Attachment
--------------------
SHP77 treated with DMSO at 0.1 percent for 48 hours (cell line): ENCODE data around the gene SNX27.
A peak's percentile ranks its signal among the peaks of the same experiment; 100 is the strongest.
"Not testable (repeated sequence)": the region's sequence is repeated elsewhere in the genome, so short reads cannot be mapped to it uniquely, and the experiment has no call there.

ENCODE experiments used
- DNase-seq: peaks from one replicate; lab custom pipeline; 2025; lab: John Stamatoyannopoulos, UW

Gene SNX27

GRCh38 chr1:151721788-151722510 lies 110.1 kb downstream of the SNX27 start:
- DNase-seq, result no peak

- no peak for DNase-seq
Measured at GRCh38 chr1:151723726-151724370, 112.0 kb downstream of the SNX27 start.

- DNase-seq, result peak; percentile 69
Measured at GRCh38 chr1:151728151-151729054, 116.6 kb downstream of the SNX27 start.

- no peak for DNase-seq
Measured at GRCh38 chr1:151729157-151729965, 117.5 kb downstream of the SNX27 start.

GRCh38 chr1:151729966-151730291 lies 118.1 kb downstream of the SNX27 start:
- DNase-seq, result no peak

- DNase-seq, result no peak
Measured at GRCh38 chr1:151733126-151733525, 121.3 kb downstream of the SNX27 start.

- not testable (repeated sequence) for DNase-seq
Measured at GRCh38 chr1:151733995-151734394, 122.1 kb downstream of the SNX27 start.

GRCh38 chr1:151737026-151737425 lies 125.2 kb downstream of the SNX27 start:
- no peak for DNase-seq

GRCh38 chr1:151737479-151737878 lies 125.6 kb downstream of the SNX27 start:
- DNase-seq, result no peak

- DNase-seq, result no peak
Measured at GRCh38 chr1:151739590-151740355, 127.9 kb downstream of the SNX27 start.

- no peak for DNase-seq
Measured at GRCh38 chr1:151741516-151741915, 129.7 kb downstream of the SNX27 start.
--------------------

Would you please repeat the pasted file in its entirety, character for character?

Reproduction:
SHP77 treated with DMSO at 0.1 percent for 48 hours (cell line): ENCODE data around the gene SNX27.
A peak's percentile ranks its signal among the peaks of the same experiment; 100 is the strongest.
"Not testable (repeated sequence)": the region's sequence is repeated elsewhere in the genome, so short reads cannot be mapped to it uniquely, and the experiment has no call there.

ENCODE experiments used
- DNase-seq: peaks from one replicate; lab custom pipeline; 2025; lab: John Stamatoyannopoulos, UW

Gene SNX27

GRCh38 chr1:151721788-151722510 lies 110.1 kb downstream of the SNX27 start:
- DNase-seq, result no peak

- no peak for DNase-seq
Measured at GRCh38 chr1:151723726-151724370, 112.0 kb downstream of the SNX27 start.

- DNase-seq, result peak; percentile 69
Measured at GRCh38 chr1:151728151-151729054, 116.6 kb downstream of the SNX27 start.

- no peak for DNase-seq
Measured at GRCh38 chr1:151729157-151729965, 117.5 kb downstream of the SNX27 start.

GRCh38 chr1:151729966-151730291 lies 118.1 kb downstream of the SNX27 start:
- DNase-seq, result no peak

- DNase-seq, result no peak
Measured at GRCh38 chr1:151733126-151733525, 121.3 kb downstream of the SNX27 start.

- not testable (repeated sequence) for DNase-seq
Measured at GRCh38 chr1:151733995-151734394, 122.1 kb downstream of the SNX27 start.

GRCh38 chr1:151737026-151737425 lies 125.2 kb downstream of the SNX27 start:
- no peak for DNase-seq

GRCh38 chr1:151737479-151737878 lies 125.6 kb downstream of the SNX27 start:
- DNase-seq, result no peak

- DNase-seq, result no peak
Measured at GRCh38 chr1:151739590-151740355, 127.9 kb downstream of the SNX27 start.

- no peak for DNase-seq
Measured at GRCh38 chr1:151741516-151741915, 129.7 kb downstream of the SNX27 start.